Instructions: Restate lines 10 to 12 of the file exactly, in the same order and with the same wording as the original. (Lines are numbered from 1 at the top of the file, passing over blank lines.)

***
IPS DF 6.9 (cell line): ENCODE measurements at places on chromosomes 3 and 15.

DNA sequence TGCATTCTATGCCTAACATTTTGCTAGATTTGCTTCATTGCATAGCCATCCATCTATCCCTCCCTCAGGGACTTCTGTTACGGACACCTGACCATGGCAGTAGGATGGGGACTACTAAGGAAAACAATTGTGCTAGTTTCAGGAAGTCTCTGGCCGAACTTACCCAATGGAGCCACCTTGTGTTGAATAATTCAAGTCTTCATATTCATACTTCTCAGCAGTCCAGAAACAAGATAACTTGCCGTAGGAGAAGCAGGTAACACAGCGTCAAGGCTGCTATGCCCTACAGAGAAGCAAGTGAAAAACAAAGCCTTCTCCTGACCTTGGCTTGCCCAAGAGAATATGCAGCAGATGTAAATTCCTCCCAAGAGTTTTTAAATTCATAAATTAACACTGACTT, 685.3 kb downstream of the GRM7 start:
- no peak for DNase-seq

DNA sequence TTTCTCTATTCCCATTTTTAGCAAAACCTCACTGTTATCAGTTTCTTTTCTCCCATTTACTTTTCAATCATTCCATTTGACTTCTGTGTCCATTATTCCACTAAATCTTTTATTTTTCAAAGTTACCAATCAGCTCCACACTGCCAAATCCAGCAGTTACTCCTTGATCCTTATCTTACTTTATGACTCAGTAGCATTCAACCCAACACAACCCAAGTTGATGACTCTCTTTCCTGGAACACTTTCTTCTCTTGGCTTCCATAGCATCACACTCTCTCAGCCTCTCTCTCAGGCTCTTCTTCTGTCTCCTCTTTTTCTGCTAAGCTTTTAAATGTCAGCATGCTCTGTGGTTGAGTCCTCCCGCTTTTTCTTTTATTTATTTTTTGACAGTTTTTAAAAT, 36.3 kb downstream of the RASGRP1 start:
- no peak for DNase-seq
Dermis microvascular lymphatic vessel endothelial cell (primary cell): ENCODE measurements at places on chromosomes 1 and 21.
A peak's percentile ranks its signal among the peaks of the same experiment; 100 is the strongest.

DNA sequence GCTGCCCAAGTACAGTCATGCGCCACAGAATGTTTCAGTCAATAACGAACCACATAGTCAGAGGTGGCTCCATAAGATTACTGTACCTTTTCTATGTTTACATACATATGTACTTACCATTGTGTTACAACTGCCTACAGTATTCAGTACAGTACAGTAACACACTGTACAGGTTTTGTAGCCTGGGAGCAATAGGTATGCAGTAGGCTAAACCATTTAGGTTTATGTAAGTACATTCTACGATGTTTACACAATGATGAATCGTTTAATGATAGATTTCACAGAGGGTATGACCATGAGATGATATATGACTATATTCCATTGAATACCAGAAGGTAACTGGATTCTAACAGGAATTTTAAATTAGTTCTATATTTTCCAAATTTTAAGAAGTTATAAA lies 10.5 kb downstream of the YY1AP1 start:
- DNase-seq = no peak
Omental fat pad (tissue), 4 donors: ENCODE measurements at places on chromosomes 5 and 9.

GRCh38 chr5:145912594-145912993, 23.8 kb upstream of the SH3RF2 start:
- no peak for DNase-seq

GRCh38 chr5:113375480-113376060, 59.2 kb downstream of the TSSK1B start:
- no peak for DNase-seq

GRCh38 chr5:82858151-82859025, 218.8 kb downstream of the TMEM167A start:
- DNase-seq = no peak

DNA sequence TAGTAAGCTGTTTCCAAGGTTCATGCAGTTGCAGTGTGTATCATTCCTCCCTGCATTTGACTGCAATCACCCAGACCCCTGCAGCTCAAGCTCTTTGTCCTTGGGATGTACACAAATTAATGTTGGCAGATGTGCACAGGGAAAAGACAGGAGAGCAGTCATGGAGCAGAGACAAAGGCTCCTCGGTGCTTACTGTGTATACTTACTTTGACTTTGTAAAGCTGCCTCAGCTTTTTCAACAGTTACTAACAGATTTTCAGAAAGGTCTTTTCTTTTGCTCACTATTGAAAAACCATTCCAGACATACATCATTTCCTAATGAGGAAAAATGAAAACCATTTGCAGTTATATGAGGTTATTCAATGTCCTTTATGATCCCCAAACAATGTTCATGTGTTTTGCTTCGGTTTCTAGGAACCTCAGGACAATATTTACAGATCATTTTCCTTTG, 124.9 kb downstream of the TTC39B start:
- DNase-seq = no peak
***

Omental fat pad (tissue), 4 donors: ENCODE measurements at places on chromosomes 5 and 9.

GRCh38 chr5:145912594-145912993, 23.8 kb upstream of the SH3RF2 start:
- no peak for DNase-seq